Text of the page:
Back in January, Undersheriff Tom Lopez stunned many, particularly his boss Ed Prieto, when he decided to challenge the five-term incumbent sheriff. After a tumultuous few weeks, Ed Prieto, right after he filed for re-election, decided to back out and announced he would not be seeking a sixth term after all. But he had filed the paperwork and remained on the ballot.
In the past week, the Woodland Daily Democrat, Davis Enterprise and CBS 13 have all done stories on the sheriff. Late last week the Vanguard meet with Ed Prieto to clarify where things stand.
He said that he decided to leave his name on the ballot to “let the people make their own decisions.”
He explained to the Vanguard, “What’s important to note (is) that Tom (Lopez) came to me so late that my statement was already in and paid for when he told me that he’s running for sheriff.
“I did it strictly for the organization , the uncomfortableness of the situation,” he explained. “I felt it wasn’t worth it.” He said, “The organization and the wellbeing of the organization is number one.”
Ed Prieto felt like the campaign was tearing the organization apart. Everyone was picking sides and it became a world of Tom Lopez vs. Ed Prieto. He said that there were no complaints about morale before. He felt people were content and he cited a lower than industry standard turnover rate as evidence.
He said, “The main reason was the organization – it was affecting the personnel of my organization.”
Now he says people are more relaxed since he decided not to campaign.
However, as he pointed out, “I’m not totally out of it… I’m absolutely on the ballot.”
So what does it mean that he is not campaigning? He explained that meant he is not walking door to door, not having fundraisers, not having signs all over the county, not out at Farmer’s Market.
“That’s what I mean,” he said. “I’m in the race by the mere fact that my name’s on the ballot.”
When it was pointed out that some see this as a ploy to avoid a nasty campaign in which his actions would be under scrutiny, he responded, “What scrutiny?”
He said, “What can I be criticized for that Tom wasn’t right next me for the last 11 years?”
Ed Prieto argued that for every decision he has made in the last eleven years, Tom Lopez has been right there with him. “There is no separation between him and me.”
But there is one glaring issue. It is the issue of the lawsuits.
On his website, Tom Lopez alludes to it: “We are no longer the wild west. It’s time for change and time for the Yolo County Sheriff’s Office to become a progressive, contemporary law enforcement agency.”
In the Enterprise, Mr. Lopez cited the 2014 Yolo County grand jury report characterizing the sheriff’s office as having a “wild, wild west” chaotic environment.
“It’s about the way things are in our organization, the way people are treated and not respected,” Mr. Lopez told the paper. “Morale is a big issue to me. I want all of our employees to feel
respected, and that they’re treated with dignity and fairness.”
He claims that the work environment has not changed much in the four years since the report came out.
Ed Prieto responded that the notion of “wild, wild west” was ridiculed even by critics on the Board of Supervisors. Matt Rexroad, for instance, pointed out that the report is so poorly written that it is hard to know what is a verified fact and what are accusations made by employees.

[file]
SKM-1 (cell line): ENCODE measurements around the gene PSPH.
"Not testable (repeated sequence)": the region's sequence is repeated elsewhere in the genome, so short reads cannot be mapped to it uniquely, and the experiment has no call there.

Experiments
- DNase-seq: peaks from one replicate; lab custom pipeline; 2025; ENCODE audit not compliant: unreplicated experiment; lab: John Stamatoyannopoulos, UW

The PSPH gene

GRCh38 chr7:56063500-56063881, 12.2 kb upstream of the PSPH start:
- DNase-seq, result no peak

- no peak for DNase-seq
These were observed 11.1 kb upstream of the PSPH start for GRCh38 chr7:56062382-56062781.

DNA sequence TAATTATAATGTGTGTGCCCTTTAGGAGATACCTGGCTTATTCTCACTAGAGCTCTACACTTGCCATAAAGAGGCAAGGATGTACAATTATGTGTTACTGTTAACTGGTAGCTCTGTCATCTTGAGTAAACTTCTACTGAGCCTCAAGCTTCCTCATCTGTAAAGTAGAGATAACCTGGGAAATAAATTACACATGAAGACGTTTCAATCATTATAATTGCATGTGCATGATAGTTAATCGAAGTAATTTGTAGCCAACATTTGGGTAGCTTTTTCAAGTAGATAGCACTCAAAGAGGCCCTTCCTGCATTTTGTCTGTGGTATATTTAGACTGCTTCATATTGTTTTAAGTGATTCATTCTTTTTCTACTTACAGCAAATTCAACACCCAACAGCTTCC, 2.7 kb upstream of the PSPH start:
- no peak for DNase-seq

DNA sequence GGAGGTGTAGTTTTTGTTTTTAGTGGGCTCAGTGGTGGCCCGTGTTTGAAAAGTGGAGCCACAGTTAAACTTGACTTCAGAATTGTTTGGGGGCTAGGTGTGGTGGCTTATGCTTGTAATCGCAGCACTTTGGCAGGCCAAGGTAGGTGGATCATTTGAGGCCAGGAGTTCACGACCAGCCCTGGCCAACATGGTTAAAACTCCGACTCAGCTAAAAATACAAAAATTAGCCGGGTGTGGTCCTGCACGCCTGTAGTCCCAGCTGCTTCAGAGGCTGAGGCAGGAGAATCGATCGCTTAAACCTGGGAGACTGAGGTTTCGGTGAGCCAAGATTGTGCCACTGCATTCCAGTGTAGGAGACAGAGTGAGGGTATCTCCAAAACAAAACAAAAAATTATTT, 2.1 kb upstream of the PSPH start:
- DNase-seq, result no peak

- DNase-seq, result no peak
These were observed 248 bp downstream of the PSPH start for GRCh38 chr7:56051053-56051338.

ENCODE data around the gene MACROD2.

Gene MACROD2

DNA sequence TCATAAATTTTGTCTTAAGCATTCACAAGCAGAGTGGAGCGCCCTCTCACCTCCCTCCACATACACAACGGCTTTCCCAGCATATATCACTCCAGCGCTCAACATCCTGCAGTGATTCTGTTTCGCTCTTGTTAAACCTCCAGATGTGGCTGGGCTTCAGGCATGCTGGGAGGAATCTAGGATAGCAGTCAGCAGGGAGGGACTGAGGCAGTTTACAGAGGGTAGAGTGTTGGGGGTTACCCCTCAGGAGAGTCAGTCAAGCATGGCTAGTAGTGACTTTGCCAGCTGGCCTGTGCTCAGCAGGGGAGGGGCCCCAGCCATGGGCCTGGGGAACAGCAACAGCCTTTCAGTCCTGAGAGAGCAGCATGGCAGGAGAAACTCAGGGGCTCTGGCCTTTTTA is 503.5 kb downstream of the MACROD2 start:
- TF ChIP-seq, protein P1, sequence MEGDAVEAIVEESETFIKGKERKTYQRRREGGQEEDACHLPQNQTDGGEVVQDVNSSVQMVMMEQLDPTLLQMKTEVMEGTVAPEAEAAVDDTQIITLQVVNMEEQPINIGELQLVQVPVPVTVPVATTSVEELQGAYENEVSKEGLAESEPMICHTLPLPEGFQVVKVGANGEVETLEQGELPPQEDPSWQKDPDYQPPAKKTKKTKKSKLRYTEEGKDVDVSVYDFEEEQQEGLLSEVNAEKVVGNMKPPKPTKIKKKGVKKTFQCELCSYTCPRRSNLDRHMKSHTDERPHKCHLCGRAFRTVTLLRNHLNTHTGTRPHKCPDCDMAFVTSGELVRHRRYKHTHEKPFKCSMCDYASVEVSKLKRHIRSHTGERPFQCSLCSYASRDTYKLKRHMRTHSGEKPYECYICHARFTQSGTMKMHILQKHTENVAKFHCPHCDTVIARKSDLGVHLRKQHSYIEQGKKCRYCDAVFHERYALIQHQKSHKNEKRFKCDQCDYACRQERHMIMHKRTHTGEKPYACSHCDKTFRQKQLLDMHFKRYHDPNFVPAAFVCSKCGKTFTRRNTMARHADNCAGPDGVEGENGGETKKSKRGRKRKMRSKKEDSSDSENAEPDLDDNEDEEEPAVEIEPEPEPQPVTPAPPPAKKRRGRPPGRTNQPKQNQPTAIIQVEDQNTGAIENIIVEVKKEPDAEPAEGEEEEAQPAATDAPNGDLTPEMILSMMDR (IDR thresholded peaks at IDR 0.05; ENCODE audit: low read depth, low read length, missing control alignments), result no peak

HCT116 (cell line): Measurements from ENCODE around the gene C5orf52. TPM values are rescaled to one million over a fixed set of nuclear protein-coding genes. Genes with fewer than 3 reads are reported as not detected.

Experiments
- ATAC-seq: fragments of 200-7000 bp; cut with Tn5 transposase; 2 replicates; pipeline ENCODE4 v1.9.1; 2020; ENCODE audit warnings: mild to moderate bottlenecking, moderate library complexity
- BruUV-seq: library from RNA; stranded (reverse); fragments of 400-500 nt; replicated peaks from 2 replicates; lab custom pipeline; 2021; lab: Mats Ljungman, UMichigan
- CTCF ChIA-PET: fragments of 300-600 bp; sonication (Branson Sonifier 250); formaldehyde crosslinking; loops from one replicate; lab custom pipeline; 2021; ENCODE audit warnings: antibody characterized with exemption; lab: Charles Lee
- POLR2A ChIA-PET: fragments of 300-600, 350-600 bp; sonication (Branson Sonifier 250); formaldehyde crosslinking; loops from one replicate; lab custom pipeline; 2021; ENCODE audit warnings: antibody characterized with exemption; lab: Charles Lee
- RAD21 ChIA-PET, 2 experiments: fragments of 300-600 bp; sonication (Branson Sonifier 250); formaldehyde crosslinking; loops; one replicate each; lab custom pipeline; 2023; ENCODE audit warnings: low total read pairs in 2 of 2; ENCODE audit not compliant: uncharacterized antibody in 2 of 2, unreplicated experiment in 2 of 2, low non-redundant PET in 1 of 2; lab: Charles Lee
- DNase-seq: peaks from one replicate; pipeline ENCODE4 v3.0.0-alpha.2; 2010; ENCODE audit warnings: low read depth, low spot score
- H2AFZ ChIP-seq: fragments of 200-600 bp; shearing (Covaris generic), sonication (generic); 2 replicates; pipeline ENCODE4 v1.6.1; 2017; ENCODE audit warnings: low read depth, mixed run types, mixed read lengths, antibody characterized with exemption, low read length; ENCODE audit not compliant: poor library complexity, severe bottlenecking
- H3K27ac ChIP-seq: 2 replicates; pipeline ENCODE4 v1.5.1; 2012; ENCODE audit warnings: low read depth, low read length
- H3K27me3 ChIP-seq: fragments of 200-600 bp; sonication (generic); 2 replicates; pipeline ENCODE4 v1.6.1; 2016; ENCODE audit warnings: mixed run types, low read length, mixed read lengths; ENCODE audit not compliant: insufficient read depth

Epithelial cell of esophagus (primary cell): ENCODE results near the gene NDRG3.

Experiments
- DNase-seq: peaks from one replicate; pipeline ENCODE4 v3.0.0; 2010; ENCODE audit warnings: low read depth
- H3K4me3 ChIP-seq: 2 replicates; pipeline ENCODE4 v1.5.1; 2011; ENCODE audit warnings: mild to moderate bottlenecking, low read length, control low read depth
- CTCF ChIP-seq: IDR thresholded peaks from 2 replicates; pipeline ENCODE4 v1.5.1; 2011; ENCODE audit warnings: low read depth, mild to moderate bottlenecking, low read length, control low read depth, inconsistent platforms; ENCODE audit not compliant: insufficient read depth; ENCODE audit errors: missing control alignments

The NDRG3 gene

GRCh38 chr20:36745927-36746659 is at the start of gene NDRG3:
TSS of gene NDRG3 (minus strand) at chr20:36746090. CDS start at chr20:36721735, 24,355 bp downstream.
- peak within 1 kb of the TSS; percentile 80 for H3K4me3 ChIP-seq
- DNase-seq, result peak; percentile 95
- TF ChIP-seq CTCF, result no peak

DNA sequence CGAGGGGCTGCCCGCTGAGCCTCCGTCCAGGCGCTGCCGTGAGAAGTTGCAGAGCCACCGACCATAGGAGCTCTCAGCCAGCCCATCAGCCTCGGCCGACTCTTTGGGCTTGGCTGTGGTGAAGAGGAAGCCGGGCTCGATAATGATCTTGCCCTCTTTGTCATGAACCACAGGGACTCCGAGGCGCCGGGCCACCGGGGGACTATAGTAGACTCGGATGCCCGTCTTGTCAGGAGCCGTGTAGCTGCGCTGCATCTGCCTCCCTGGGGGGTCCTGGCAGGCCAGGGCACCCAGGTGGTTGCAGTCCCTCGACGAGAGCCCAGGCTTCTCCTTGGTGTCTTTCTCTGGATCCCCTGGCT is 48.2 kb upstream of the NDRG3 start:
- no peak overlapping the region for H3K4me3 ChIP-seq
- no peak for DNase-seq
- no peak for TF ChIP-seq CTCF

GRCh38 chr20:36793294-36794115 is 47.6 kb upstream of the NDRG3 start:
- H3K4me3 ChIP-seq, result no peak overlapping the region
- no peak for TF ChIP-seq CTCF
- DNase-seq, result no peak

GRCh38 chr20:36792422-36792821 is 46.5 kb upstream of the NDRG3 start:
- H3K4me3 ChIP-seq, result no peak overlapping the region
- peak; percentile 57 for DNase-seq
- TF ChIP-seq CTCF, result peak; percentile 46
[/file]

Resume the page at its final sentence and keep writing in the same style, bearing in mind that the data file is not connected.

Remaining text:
Ed Prieto points out that every single lawsuit was dismissed at the federal level except for one – the most recent one that the county settled, but in that one Mr. Prieto was dismissed as a party. YCPARMIA (Yolo County Public Agency Risk Management Insurance Authority) was the one which settled it, and the sheriff verified that the county did not pay a dime and its premiums did not go up as a result of that.
As County Counsel Phil Pogledich confirmed to the Vanguard, “an outside law firm retained by our local agency risk management authority (YCPARMIA) handled all aspects of the defense and settlement of this case. My office had no role in the settlement or the litigation.”
He added, “Sheriff Prieto was dismissed prior to the settlement and the County was the only remaining defendant at the time of the settlement.”
The sheriff also questioned what Tom Lopez would do if elected. In addition to arguing that Tom Lopez supported every thing he had done over the last 11 years, he also pointed out that Lopez has not taken many clear positions.
He said, “If you ask him a question on his website, he says give him a call.”
That led the sheriff to ask, “What’s his platform?”
One thing he pointed out is his opponent has talked about bringing back resident deputies.
Mr. Prieto responds, “That’s not going forward, that’s going backwards.” He argued, “Resident deputies are absolutely not cost effective.”
He pointed out that in the past, you needed resident deputies because you didn’t have enough personnel to cover rural areas like Esparto. But these days, Cache Creek Casino already pays for four of them to be on duty in that area.
He also challenged the idea of bringing back the gang task force. He stated, “I just disbanded it because the other cities didn’t want to participate.” He pointed out that most of the gang activity is in Woodland and West Sacramento rather than the unincorporated areas. He said, “They do cross borders, but those are so limited” that there is no need for a sheriff’s based gang task force.
Mostly he is resigned to his fate either way. He said, “I’ll be glad when this is behind me. I’m still the sheriff until December 31.”
If people decide to re-elect him, he will continue to serve.
But he’s not going to actively campaign for it. He says, neither is anyone else.
“No, absolutely not,” he said when asked if anyone is campaigning for him. “I give you my word.”
—David M. Greenwald reporting